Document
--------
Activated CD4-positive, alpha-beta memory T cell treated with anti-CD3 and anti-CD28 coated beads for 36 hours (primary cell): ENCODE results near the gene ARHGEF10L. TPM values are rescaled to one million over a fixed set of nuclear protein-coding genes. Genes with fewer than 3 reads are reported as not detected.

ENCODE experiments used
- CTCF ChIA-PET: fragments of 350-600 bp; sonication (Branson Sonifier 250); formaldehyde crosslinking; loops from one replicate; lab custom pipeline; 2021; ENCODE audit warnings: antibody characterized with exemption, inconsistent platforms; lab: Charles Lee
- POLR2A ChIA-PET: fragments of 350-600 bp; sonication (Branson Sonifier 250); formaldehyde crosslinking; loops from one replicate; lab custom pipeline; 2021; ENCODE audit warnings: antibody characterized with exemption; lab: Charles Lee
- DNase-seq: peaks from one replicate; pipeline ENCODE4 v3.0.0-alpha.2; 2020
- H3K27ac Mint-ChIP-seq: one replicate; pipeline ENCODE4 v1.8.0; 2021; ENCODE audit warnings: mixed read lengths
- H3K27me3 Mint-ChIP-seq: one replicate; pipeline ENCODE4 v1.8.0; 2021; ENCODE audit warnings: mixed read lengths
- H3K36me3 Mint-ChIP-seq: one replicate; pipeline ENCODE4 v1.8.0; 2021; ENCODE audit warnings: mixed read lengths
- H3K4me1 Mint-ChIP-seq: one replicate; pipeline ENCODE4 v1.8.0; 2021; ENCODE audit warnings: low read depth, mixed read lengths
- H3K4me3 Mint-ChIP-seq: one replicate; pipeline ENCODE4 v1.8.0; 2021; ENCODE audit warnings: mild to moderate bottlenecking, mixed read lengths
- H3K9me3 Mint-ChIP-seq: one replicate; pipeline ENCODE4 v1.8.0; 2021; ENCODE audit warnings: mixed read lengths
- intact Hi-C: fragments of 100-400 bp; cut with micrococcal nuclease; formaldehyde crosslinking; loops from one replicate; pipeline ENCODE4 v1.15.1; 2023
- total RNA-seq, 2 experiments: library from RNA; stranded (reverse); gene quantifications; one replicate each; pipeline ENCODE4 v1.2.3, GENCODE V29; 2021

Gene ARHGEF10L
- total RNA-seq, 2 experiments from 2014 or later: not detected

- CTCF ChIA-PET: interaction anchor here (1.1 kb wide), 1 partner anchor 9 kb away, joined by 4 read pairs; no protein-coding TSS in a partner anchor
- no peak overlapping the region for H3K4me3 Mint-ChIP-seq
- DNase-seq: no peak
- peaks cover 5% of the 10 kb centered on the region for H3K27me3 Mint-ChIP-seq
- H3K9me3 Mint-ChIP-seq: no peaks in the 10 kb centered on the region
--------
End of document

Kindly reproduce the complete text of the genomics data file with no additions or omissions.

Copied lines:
Activated CD4-positive, alpha-beta memory T cell treated with anti-CD3 and anti-CD28 coated beads for 36 hours (primary cell): ENCODE results near the gene ARHGEF10L. TPM values are rescaled to one million over a fixed set of nuclear protein-coding genes. Genes with fewer than 3 reads are reported as not detected.

ENCODE experiments used
- CTCF ChIA-PET: fragments of 350-600 bp; sonication (Branson Sonifier 250); formaldehyde crosslinking; loops from one replicate; lab custom pipeline; 2021; ENCODE audit warnings: antibody characterized with exemption, inconsistent platforms; lab: Charles Lee
- POLR2A ChIA-PET: fragments of 350-600 bp; sonication (Branson Sonifier 250); formaldehyde crosslinking; loops from one replicate; lab custom pipeline; 2021; ENCODE audit warnings: antibody characterized with exemption; lab: Charles Lee
- DNase-seq: peaks from one replicate; pipeline ENCODE4 v3.0.0-alpha.2; 2020
- H3K27ac Mint-ChIP-seq: one replicate; pipeline ENCODE4 v1.8.0; 2021; ENCODE audit warnings: mixed read lengths
- H3K27me3 Mint-ChIP-seq: one replicate; pipeline ENCODE4 v1.8.0; 2021; ENCODE audit warnings: mixed read lengths
- H3K36me3 Mint-ChIP-seq: one replicate; pipeline ENCODE4 v1.8.0; 2021; ENCODE audit warnings: mixed read lengths
- H3K4me1 Mint-ChIP-seq: one replicate; pipeline ENCODE4 v1.8.0; 2021; ENCODE audit warnings: low read depth, mixed read lengths
- H3K4me3 Mint-ChIP-seq: one replicate; pipeline ENCODE4 v1.8.0; 2021; ENCODE audit warnings: mild to moderate bottlenecking, mixed read lengths
- H3K9me3 Mint-ChIP-seq: one replicate; pipeline ENCODE4 v1.8.0; 2021; ENCODE audit warnings: mixed read lengths
- intact Hi-C: fragments of 100-400 bp; cut with micrococcal nuclease; formaldehyde crosslinking; loops from one replicate; pipeline ENCODE4 v1.15.1; 2023
- total RNA-seq, 2 experiments: library from RNA; stranded (reverse); gene quantifications; one replicate each; pipeline ENCODE4 v1.2.3, GENCODE V29; 2021

Gene ARHGEF10L
- total RNA-seq, 2 experiments from 2014 or later: not detected

- CTCF ChIA-PET: interaction anchor here (1.1 kb wide), 1 partner anchor 9 kb away, joined by 4 read pairs; no protein-coding TSS in a partner anchor
- no peak overlapping the region for H3K4me3 Mint-ChIP-seq
- DNase-seq: no peak
- peaks cover 5% of the 10 kb centered on the region for H3K27me3 Mint-ChIP-seq
- H3K9me3 Mint-ChIP-seq: no peaks in the 10 kb centered on the region